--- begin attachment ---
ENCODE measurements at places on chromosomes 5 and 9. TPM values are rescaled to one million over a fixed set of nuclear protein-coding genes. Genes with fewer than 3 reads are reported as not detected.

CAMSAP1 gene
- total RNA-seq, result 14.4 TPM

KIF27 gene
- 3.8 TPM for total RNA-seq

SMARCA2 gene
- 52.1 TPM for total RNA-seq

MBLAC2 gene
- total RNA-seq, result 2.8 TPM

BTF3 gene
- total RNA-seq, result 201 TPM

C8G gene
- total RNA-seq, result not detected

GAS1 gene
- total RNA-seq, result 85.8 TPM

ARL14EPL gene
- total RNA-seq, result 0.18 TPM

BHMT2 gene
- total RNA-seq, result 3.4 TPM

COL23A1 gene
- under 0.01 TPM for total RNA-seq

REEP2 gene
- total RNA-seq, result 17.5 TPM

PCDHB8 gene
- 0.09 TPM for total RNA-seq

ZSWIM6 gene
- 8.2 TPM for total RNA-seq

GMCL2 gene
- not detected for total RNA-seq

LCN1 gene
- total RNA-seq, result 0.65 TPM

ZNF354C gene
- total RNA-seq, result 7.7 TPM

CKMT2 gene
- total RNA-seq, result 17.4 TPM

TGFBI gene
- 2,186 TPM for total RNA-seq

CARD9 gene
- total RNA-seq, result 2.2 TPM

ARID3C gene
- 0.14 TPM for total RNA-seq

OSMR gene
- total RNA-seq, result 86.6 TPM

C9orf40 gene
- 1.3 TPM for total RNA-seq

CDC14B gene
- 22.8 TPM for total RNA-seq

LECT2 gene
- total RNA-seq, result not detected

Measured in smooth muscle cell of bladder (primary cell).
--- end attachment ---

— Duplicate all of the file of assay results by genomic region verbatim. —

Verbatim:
ENCODE measurements at places on chromosomes 5 and 9. TPM values are rescaled to one million over a fixed set of nuclear protein-coding genes. Genes with fewer than 3 reads are reported as not detected.

CAMSAP1 gene
- total RNA-seq, result 14.4 TPM

KIF27 gene
- 3.8 TPM for total RNA-seq

SMARCA2 gene
- 52.1 TPM for total RNA-seq

MBLAC2 gene
- total RNA-seq, result 2.8 TPM

BTF3 gene
- total RNA-seq, result 201 TPM

C8G gene
- total RNA-seq, result not detected

GAS1 gene
- total RNA-seq, result 85.8 TPM

ARL14EPL gene
- total RNA-seq, result 0.18 TPM

BHMT2 gene
- total RNA-seq, result 3.4 TPM

COL23A1 gene
- under 0.01 TPM for total RNA-seq

REEP2 gene
- total RNA-seq, result 17.5 TPM

PCDHB8 gene
- 0.09 TPM for total RNA-seq

ZSWIM6 gene
- 8.2 TPM for total RNA-seq

GMCL2 gene
- not detected for total RNA-seq

LCN1 gene
- total RNA-seq, result 0.65 TPM

ZNF354C gene
- total RNA-seq, result 7.7 TPM

CKMT2 gene
- total RNA-seq, result 17.4 TPM

TGFBI gene
- 2,186 TPM for total RNA-seq

CARD9 gene
- total RNA-seq, result 2.2 TPM

ARID3C gene
- 0.14 TPM for total RNA-seq

OSMR gene
- total RNA-seq, result 86.6 TPM

C9orf40 gene
- 1.3 TPM for total RNA-seq

CDC14B gene
- 22.8 TPM for total RNA-seq

LECT2 gene
- total RNA-seq, result not detected

Measured in smooth muscle cell of bladder (primary cell).